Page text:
Some Time in the Garden

Despite the ongoing drought, the back garden seems to be thriving. 

We've got a delightful variety of insects and birds visiting. 

Our honeybees are enjoying the flowers. 

(This rather weedy-looking plant is weld, a dye plant that dates back to the Viking times. It produces an eye-searing yellow dye.)

In addition to European honeybees, we have a variety of native bees (and bee mimics).

I've been digging aged compost into our vegetable beds. On bad days, it's a bit depressing to think about how much compost I've added to our garden soil. Today, I added five eight-gallon basins-full of compost to a relatively small area. And in four months, there will be no evidence that I added any organic material at all. Our dirt will feel as rock-hard as ever, seemingly devoid of any life. 

On better days, I think about all the plant waste and kitchen scraps that didn't go straight to landfill. I imagine the heap of scrap is feeding the soil, even if it's a largely invisible process.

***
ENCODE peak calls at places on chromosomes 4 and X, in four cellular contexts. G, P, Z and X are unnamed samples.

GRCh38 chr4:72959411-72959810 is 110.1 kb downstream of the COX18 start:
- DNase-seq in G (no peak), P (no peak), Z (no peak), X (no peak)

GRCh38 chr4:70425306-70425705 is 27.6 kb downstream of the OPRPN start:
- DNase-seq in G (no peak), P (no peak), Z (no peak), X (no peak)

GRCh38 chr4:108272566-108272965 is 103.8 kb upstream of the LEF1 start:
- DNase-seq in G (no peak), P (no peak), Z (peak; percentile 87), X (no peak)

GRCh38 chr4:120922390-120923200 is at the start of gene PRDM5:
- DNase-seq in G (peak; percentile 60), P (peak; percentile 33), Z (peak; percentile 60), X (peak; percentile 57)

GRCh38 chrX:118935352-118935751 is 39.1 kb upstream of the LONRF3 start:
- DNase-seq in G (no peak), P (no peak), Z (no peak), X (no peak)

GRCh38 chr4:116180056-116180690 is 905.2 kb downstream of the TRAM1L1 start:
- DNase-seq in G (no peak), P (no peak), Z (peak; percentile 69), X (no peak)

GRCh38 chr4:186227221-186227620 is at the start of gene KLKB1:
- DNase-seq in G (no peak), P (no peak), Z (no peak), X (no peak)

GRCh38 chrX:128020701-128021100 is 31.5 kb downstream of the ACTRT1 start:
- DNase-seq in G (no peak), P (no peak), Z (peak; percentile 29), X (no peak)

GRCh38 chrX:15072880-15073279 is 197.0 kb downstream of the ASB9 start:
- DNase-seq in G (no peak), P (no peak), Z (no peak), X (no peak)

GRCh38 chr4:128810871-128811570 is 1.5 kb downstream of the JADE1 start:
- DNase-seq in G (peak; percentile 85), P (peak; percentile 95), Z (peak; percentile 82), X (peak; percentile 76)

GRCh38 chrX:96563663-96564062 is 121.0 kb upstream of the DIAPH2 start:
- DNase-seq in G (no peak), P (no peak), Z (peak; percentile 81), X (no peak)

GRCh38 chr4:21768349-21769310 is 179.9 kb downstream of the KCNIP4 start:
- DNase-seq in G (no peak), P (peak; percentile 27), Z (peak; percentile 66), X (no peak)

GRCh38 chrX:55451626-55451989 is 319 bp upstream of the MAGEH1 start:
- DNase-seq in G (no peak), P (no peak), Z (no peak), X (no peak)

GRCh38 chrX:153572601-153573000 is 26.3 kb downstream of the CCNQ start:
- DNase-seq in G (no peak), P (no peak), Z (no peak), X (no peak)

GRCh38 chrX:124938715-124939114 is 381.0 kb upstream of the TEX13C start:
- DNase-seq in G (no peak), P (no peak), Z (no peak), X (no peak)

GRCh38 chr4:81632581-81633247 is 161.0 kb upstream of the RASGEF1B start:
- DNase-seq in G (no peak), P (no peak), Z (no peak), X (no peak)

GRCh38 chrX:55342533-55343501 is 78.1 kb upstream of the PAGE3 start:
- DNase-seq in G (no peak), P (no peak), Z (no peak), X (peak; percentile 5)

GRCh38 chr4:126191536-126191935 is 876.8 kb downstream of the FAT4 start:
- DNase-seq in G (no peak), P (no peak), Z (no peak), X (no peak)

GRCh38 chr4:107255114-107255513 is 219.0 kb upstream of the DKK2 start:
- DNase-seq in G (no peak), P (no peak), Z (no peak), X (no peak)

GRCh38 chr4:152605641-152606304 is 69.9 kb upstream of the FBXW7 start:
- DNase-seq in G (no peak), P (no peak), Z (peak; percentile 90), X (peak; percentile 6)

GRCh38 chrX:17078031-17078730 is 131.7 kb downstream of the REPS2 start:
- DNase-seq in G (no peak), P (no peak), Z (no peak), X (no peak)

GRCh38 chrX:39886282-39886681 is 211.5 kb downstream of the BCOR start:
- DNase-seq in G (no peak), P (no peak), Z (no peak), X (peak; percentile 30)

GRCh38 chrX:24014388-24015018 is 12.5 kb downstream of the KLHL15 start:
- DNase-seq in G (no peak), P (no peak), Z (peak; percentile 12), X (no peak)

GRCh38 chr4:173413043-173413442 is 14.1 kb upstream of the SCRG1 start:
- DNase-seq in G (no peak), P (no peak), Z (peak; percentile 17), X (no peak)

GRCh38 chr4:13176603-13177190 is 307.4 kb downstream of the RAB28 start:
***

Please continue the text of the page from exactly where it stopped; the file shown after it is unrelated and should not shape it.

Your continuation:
K said…
I need to figure out how to compost. I love reading your posts, you always inspire me. And there has to be some kind of uplifting analogy to life in your whole composting experience. I just haven't put my finger on it yet.

Today we were out and about and saw hundreds of mushrooms growing on the public square. It made me think of you!
Martha said…
I've added 20+ years of compost to my dry, lifeless Brooklyn soil. Seems like trying to build a beach one grain of sand at a time. Keep going though!

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